President Obama is hoping that the first-ever White House Summit on Working Families Monday will put pressure on Republicans to support several policies his administration has promoted to improve the lives of women and their families across America.
“We’ve got, unfortunately I think, a faction of one party that says no to everything. And maybe the summit can highlight that this is not a partisan issue. This is a middle class issue. This is an American issue,” the president told CBS News’ Norah O’Donnell when asked why a law granting the American people paid family leave can’t pass Congress. Mr. Obama noted the U.S. is “unique among developed countries in not offering it.”
He will issue a presidential memorandum at the summit directing federal agencies to step up efforts to expand flexible workplace policies and report on best practices and any barriers to implementation. The memorandum will also “make clear” that federal workers can request a flexible work arrangement without fear of retaliation and will direct agencies to establish procedures for addressing those requests, the White House said.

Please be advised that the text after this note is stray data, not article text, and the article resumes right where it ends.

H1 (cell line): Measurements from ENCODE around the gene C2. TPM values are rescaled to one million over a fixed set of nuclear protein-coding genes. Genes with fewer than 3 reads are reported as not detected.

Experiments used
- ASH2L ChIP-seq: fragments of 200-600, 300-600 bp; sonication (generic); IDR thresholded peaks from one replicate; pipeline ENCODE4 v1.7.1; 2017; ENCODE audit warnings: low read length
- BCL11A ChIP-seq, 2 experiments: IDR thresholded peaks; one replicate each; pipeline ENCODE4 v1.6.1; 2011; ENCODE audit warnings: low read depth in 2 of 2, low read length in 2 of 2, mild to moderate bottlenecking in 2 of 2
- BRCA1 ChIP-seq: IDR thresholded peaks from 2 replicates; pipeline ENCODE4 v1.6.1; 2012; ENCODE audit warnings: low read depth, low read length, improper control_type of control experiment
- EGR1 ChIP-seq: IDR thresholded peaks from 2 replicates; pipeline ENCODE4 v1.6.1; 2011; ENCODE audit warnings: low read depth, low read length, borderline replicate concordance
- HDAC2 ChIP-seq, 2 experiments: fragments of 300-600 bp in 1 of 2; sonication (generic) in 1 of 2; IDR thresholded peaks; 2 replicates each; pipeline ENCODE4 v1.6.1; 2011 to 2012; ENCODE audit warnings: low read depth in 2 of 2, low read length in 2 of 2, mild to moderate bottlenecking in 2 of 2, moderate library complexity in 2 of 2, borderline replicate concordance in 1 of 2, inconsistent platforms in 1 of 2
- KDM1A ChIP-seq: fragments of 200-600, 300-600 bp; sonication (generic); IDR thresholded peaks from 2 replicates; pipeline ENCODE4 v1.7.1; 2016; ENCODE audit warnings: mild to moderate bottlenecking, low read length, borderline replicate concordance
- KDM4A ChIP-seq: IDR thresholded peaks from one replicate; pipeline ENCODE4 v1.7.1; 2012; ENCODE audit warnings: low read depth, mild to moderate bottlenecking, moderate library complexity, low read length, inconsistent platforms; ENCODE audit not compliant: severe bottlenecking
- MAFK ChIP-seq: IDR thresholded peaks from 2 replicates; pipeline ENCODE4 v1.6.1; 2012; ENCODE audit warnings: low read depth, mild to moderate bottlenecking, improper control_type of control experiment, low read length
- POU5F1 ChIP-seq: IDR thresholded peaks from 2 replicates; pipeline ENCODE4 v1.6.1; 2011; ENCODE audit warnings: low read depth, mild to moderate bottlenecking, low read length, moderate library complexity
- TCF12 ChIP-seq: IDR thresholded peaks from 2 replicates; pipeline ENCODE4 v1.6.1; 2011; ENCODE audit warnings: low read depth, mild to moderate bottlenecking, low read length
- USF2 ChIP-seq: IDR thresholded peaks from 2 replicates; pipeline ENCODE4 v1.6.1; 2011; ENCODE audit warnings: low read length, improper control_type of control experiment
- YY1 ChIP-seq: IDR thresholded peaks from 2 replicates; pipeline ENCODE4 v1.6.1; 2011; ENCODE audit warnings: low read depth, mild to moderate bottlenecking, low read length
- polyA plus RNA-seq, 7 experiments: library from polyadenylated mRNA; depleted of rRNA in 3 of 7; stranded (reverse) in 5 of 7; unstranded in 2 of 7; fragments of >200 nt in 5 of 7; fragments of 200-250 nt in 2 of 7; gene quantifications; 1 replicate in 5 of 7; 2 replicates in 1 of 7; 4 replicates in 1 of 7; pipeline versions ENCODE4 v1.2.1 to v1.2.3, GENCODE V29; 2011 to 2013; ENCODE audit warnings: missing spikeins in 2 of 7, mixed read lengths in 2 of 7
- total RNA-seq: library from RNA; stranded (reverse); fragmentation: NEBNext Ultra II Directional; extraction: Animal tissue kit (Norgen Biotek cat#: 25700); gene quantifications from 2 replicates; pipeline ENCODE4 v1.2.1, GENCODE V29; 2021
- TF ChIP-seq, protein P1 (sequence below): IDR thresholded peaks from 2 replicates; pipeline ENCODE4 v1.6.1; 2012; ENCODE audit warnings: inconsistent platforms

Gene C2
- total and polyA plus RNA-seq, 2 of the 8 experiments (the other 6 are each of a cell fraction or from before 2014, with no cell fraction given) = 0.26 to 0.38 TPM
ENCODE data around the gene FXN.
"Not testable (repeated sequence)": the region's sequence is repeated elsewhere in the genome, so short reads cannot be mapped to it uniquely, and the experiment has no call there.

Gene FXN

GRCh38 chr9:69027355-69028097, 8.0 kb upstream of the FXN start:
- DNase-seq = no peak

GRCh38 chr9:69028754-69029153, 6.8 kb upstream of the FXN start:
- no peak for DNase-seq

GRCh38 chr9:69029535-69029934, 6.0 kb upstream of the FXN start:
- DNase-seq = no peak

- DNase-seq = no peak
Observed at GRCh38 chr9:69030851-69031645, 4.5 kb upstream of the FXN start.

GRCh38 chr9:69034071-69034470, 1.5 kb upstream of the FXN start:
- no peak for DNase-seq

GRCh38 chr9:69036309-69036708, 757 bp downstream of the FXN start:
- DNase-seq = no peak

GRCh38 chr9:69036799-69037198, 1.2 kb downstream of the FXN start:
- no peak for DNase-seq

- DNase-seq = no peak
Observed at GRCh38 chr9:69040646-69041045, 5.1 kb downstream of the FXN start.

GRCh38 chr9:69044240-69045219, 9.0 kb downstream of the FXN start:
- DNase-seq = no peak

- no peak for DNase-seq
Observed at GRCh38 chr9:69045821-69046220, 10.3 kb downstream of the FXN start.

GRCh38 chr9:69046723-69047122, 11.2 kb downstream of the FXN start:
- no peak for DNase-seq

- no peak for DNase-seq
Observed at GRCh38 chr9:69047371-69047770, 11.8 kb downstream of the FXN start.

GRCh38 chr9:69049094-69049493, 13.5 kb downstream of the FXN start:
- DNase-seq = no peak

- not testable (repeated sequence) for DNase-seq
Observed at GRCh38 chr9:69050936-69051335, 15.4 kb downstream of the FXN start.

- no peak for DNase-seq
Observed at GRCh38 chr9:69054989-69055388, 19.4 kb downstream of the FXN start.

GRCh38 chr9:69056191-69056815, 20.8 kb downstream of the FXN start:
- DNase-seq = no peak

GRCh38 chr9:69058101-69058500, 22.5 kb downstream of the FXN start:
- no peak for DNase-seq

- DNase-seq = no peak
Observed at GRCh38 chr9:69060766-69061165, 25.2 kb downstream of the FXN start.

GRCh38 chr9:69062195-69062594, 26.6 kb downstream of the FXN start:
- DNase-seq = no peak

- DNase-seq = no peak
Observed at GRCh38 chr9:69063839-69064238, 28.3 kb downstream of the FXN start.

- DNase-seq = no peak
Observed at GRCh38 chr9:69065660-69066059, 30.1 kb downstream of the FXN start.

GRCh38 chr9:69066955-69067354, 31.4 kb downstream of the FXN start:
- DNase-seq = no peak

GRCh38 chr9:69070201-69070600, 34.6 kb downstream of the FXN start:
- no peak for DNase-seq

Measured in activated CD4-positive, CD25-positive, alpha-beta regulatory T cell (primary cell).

In the interview with O’Donnell, Mr. Obama recalled his own childhood where his single mother and grandmother played a crucial role.
“Both of them were strong, hard-working women. But they experienced the glass ceiling. They dealt with childcare crises,” he said. The same was true of his wife, first lady Michelle Obama, when he was off campaigning or out of town, he said.
“Now I’ve got two daughters. So I want to make sure that they’re able to balance family life and the workplace…or at least, their choices will be better than some of the choices that exist before,” he said. “The idea of this working summit is to really lift up conversations that every family all across America has every day.”
The president acknowledged that some progress has been made and women have entered careers that would not have been open to them a generation ago, but that they are still too often burdened with the task of child rearing and making less money than men.
SOURCE: REBECCA KAPLAN